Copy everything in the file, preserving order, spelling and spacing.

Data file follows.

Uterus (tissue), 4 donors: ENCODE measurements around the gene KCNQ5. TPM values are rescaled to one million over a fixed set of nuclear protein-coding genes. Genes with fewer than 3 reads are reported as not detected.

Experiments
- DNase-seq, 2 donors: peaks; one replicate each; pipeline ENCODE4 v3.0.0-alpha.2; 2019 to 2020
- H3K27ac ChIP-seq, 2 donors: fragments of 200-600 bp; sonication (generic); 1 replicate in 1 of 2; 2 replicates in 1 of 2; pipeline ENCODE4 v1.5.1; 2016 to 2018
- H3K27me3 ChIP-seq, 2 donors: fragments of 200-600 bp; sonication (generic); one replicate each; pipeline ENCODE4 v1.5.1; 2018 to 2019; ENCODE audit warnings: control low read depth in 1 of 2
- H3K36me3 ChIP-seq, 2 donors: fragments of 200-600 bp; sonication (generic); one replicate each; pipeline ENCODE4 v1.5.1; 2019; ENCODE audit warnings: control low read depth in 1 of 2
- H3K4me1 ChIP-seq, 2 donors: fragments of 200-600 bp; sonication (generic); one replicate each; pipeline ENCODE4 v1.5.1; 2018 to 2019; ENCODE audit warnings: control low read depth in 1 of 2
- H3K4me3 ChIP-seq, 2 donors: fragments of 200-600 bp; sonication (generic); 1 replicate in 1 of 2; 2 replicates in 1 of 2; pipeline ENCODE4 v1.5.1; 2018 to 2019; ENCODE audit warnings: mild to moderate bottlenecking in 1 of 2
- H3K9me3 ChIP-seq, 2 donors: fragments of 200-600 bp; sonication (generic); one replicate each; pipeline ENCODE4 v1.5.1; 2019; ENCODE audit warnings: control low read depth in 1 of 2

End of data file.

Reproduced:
Uterus (tissue), 4 donors: ENCODE measurements around the gene KCNQ5. TPM values are rescaled to one million over a fixed set of nuclear protein-coding genes. Genes with fewer than 3 reads are reported as not detected.

Experiments
- DNase-seq, 2 donors: peaks; one replicate each; pipeline ENCODE4 v3.0.0-alpha.2; 2019 to 2020
- H3K27ac ChIP-seq, 2 donors: fragments of 200-600 bp; sonication (generic); 1 replicate in 1 of 2; 2 replicates in 1 of 2; pipeline ENCODE4 v1.5.1; 2016 to 2018
- H3K27me3 ChIP-seq, 2 donors: fragments of 200-600 bp; sonication (generic); one replicate each; pipeline ENCODE4 v1.5.1; 2018 to 2019; ENCODE audit warnings: control low read depth in 1 of 2
- H3K36me3 ChIP-seq, 2 donors: fragments of 200-600 bp; sonication (generic); one replicate each; pipeline ENCODE4 v1.5.1; 2019; ENCODE audit warnings: control low read depth in 1 of 2
- H3K4me1 ChIP-seq, 2 donors: fragments of 200-600 bp; sonication (generic); one replicate each; pipeline ENCODE4 v1.5.1; 2018 to 2019; ENCODE audit warnings: control low read depth in 1 of 2
- H3K4me3 ChIP-seq, 2 donors: fragments of 200-600 bp; sonication (generic); 1 replicate in 1 of 2; 2 replicates in 1 of 2; pipeline ENCODE4 v1.5.1; 2018 to 2019; ENCODE audit warnings: mild to moderate bottlenecking in 1 of 2
- H3K9me3 ChIP-seq, 2 donors: fragments of 200-600 bp; sonication (generic); one replicate each; pipeline ENCODE4 v1.5.1; 2019; ENCODE audit warnings: control low read depth in 1 of 2